Sunday, March 21, 2010

Have you started your garden yet?

Yes, it's time, and if you are like me, your fingers are itching to be digging through the warm soil, breaking up clumps and adding amendments to make it nice and rich for all the little plants you started indoors. While it may not be warm enough to play in the dirt yet, and for those who are ready to chastise me for not wearing gloves while digging around rest assured that when I'm adding the compost and steer manure you bet I use gloves!
Starting a garden doesn't have to be expensive and you don't need fancy equipment. Empty salad tubs from Costco, recycled 4 and 6 packs from the nursery, toilet paper rolls, meat trays from that pack of chicken and those steaks you bought last week, all can be used to start seeds. In order to keep track of what is planted in what I use clothes pins with the names of what I planted written on them. I've tried writing on the sides of the nursery packs but it washes off. Now, a warning to those with little children, they will move the clips around so watch for In the top tub with the little packs I wrote on the outside of the tub. The toilet paper rolls were cut in half. The nice thing about these is that once you are ready to transplant you can put the whole thing in the ground and it acts as a root protector from pests that like to chew on them. You can also add another half roll on top when they go outside to help protect from creepy crawlies that will chew through the stems and ruin a good plant.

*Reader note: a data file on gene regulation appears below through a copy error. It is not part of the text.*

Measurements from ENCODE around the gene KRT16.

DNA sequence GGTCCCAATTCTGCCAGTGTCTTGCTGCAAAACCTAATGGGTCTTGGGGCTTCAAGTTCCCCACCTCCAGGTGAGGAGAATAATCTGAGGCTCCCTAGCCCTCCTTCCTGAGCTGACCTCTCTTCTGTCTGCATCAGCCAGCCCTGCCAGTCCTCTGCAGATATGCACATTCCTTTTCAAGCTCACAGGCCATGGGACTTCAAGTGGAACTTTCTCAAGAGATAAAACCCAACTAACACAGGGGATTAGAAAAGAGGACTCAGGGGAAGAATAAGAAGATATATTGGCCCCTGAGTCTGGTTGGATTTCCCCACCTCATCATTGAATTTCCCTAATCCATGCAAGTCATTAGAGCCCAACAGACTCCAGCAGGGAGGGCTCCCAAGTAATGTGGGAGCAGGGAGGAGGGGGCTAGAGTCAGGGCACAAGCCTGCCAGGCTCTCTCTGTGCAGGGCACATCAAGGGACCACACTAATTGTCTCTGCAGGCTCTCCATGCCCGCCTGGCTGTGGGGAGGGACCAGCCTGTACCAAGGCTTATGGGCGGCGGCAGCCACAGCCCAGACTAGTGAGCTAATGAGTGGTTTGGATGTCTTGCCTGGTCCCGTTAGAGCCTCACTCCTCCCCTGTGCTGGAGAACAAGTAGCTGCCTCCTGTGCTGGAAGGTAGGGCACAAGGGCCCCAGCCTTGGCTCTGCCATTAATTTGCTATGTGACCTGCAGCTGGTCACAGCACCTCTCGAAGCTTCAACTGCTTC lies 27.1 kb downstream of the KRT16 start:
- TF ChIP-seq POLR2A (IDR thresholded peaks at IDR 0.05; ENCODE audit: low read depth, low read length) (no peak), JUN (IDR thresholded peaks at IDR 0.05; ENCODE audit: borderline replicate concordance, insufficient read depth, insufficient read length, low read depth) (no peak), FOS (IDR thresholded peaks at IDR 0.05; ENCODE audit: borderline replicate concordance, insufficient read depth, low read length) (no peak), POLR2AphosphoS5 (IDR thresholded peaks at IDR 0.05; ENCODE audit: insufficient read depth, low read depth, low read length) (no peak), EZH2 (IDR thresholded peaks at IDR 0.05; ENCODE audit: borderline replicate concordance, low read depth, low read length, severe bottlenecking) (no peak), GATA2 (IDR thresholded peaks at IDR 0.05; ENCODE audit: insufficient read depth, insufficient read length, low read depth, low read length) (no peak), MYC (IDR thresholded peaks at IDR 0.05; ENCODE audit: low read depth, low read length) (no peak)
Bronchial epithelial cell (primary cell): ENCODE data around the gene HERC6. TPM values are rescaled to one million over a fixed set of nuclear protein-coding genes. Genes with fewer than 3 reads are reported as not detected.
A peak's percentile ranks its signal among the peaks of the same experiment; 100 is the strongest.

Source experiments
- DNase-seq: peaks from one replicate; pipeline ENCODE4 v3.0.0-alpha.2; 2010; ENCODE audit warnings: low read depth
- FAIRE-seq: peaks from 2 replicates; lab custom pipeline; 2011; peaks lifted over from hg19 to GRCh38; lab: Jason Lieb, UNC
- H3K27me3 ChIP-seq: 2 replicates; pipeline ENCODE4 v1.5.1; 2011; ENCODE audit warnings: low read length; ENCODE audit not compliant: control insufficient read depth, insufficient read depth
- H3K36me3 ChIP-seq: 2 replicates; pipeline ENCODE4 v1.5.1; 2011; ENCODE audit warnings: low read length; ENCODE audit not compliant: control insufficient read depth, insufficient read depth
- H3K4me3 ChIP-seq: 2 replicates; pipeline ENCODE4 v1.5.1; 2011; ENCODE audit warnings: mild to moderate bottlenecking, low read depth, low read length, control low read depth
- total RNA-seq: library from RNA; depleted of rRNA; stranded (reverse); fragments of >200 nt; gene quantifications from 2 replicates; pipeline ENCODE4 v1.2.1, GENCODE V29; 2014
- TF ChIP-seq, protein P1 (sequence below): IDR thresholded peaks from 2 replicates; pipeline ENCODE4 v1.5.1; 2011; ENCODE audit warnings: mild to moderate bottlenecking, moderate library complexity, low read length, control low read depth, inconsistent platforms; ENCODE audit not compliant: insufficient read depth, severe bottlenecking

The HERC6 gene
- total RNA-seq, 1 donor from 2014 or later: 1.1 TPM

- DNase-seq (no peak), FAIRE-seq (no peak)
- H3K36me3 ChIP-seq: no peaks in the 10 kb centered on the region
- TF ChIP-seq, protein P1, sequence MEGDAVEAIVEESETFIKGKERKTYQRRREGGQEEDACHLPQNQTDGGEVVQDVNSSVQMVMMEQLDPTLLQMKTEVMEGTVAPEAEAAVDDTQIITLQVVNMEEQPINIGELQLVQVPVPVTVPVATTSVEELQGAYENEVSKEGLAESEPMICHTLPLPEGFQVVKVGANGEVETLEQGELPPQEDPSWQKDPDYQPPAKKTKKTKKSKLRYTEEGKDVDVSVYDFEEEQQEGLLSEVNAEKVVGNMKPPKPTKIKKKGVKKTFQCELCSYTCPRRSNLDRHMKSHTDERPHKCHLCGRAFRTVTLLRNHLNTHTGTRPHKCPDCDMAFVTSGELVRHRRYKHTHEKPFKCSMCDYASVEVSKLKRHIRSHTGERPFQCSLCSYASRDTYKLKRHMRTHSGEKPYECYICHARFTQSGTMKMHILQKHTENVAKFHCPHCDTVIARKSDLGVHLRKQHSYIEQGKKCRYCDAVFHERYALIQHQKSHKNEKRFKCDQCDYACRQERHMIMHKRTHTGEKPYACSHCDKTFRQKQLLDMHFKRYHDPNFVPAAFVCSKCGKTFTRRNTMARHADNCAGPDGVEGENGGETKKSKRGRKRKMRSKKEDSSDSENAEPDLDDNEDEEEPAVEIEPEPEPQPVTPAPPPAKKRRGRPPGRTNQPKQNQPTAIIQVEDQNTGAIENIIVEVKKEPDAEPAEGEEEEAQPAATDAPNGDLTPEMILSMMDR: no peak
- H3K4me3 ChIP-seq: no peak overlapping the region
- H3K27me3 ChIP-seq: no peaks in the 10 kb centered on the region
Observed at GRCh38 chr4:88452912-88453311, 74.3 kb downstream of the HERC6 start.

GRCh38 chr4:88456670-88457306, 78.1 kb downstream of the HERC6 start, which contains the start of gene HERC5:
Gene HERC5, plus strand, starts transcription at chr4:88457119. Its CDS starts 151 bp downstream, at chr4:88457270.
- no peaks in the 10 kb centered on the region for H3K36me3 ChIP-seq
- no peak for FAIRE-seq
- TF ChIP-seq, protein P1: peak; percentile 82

I planted all these seeds last Monday the 14th, and have half of my little crop up through the soil, yay! The fastest growing are the asian greens such as the baby pac choi, and joi choi, as well as the mesclun mix and even my basil is up and going. I started all of these in window areas, but when it's warm enough outside you can move them outdoors. What I like about the salad tubs or anything with a clear lid is that they will act like a mini green house outside and also protect your seedlings from the elements. If you are still getting temps in the 30's at night move them indoors though or all your work could be wasted. This week I will be looking at attacking the soil and beds, cleaning up things and perhaps adding soil amendments. If you want a good source for seeds go to the Vesey's link I have to the right. There are a lot of companies out there that have great seeds. I would warn you about Wally worlds seeds though. They aren't the best quality and often don't even germinate so avoid box store brand seeds. Call your local nursery if you have any questions and they can tell you what seeds and so on work well in your area. If I've left anything out feel free to add to my comments. Now, let's get planting!


  1. Wow Sheryl ... you've inspired me. Not a whole lot grows here, but I think I'll try something (any suggestions for HOT & DRY?) And about your hands in the soil - actually, I've heard that it's very, very good for us. Something about the minerals in the soil and our bodies .... ??? I don't know - it sounded a bit "out there", but very intriguing. I think there's something to all of that kind of stuff. After all, we're organic too.

  2. Hi Denalee! Now is a good time to try salad stuff such as lettuces. Here's a link to the garden calendar for your area.
    I would do a google search for tips on gardening in your area. Nurseries are very willing to help with that as well so if you have one locally give them a call as they can best tell you what works at what time of year where you are. I'm excited for you! I hope you can get some things going and will share photos when you do!